This is our response to the feedback thread a week or so back. Though both Jeff and I attempted to address the issues in the thread as they were raised, we wanted to have a separate post detailing our feedback to the community's feedback and suggestions. We went through the entire thread for a fresh look and made an attempt to cull and categorize the ideas. The suggestions for new SBN features and the comments about the game threads are not included as both will get their own posts. Below the jump is what we felt to be the major themes.
The idea for more people with moderator privileges has come up internally off and on and while there is certainly merit to the suggestion, neither of us feels it a necessary step at this time. The community at large does a terrific job of policing itself. Frankly, the constant hand-wringing about people ganging up on trolls and the like is a little overwrought. It could be better but it feels like we're trying to improve on a very small margin and we don't think the solution is more sheriffs in town. Rather, more application of common sense and civil courtesy can triumph all on its own.
Another hot-button issue stemmed from concerns about the consistency of rule enforcement. While we are sensitive to the perception that this happens, we do not think it is anywhere near as prevalent as is assumed. Despite calls for specific examples, I have personally seen few and cannot recall any on my own. Please keep in mind that LL's policies and enforcement have changed over the years. What might have been true a year or two ago might no longer be accurate.
Now that doesn't mean Jeff or I are perfectly consistent or omnipresent in all the threads at all time. Nobody is. Things slip through, which is why we make a big push for users to alert us via flags and/or e-mail when situations arise. It also doesn't mean that all enforcement is carried out in the same manner. We respond sometimes publicly in the comments and sometimes privately via warnings/e-mails based on which we feel is the best way to handle the matter. That is not going to change. If you have a concern, our e-mails are always open.
That being said, established posters get the benefit of the doubt because we, and the community, are familiar with their sense of humor and posting style. This is a text-only medium and if you are a new or infrequent commenter, then there is little context for your comment and it will get treated in a more literal sense. That's unavoidable and not something we are interested in remedying by treating everyone like they are unknown. The easy remedy for potential misunderstandings over humor or points is to reply and ask what was meant. Don't jump to an assumption of tone or intent.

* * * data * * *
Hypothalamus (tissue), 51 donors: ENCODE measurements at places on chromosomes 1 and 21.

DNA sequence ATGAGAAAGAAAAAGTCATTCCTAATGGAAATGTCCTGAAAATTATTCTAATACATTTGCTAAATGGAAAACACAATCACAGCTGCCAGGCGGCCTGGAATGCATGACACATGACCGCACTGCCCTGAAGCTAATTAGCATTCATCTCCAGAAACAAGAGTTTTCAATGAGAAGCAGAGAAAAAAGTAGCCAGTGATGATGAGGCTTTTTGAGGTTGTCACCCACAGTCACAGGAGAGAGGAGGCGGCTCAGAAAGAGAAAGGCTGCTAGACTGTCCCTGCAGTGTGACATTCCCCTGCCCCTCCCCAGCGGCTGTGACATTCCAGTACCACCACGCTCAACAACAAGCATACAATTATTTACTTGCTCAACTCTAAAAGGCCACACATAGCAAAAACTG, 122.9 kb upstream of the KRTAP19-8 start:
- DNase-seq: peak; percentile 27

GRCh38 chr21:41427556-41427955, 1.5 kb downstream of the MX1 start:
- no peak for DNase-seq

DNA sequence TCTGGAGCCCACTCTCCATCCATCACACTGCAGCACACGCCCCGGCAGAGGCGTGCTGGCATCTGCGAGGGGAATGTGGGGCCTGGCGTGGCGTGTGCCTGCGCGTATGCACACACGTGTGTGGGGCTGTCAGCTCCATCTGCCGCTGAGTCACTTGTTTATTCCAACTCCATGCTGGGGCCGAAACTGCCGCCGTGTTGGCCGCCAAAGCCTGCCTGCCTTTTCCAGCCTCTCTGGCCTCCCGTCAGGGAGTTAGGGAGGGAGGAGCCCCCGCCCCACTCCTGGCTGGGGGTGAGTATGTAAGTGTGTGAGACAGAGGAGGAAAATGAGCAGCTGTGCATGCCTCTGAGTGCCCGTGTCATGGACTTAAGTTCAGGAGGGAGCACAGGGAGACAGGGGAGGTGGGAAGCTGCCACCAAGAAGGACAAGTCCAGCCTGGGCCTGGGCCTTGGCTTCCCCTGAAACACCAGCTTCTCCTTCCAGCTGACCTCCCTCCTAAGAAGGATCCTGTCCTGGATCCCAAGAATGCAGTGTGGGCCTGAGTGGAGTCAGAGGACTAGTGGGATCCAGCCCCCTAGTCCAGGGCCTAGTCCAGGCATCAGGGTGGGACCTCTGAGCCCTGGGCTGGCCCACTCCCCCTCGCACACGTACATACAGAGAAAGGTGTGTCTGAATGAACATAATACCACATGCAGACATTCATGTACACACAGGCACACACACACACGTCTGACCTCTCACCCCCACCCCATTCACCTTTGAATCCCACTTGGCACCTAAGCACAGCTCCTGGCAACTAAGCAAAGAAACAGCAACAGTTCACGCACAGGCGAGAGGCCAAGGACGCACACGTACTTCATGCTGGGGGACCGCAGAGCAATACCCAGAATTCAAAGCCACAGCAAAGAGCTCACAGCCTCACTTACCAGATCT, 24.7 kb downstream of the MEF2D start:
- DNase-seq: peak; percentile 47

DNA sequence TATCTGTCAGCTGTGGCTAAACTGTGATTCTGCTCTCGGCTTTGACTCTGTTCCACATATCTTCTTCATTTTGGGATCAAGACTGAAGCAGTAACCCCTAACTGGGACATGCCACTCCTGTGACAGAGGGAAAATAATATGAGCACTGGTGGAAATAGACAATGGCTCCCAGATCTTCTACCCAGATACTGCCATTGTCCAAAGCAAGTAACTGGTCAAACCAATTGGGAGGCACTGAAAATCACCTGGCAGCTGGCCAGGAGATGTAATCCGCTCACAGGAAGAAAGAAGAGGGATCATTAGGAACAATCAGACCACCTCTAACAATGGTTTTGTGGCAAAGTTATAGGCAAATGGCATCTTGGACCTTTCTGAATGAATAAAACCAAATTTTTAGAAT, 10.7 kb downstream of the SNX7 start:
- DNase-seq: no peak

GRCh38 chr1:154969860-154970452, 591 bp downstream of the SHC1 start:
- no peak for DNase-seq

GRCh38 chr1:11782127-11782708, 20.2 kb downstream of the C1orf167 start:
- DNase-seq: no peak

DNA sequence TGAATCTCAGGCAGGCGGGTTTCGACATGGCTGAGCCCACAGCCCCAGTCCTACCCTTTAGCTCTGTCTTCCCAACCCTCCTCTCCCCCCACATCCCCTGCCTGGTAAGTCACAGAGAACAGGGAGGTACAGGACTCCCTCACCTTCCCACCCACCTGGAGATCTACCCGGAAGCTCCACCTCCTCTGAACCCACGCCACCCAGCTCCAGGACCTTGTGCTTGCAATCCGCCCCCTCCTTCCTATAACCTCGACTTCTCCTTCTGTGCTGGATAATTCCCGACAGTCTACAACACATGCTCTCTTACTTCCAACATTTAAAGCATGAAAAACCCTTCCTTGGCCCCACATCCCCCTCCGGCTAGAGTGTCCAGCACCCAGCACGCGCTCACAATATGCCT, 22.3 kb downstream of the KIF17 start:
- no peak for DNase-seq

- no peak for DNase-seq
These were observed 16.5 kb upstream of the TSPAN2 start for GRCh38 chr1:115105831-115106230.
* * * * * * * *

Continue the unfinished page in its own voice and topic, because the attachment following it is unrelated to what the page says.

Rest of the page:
Swinging too far to the other side of the familiarity side can be a problem too. Please do not insert yourself into every conversation and subthread. Anyone who makes their presence known so heavily breeds annoyance. And this applies to jumping in joking threads as well. Really consider whether you are adding something new. Quality is much more preferred to quantity. Don't be the equivalent of the super loud person. Be memorable for being funny or insightful, not for the sheer number of comments you post.
A good way to stand out in a bad way is to fill up the screen with images. Hotlinking an image is acceptable, but we require that you put effort into restraining their size. Large pictures hog bandwidth and screen space. They can kill the conversation flow when they take up the whole screen. A reasonable size varies depending on the details of the image, but consider that if the image needs more than, say, 200 pixels of height that you can always post a shrunk-down version with a link to the full size one.* Here is an example of how to shrink down a picture.
*How to do this: use the img tag to generate the HTML for the hotlink, set the height to something like 150 and then highlight the whole tag and use the link button.
We have a hard rule that the maximum is 300 pixels of height. Please do not just make that your default size. You might be amazed how small a picture can be and still get the point across. A line of text is roughly 15 pixels tall and contains roughly 25 words. Using the entire 300 pixel maximum for an image is the same amount of vertical space as roughly 500 words of text. Keep that in mind.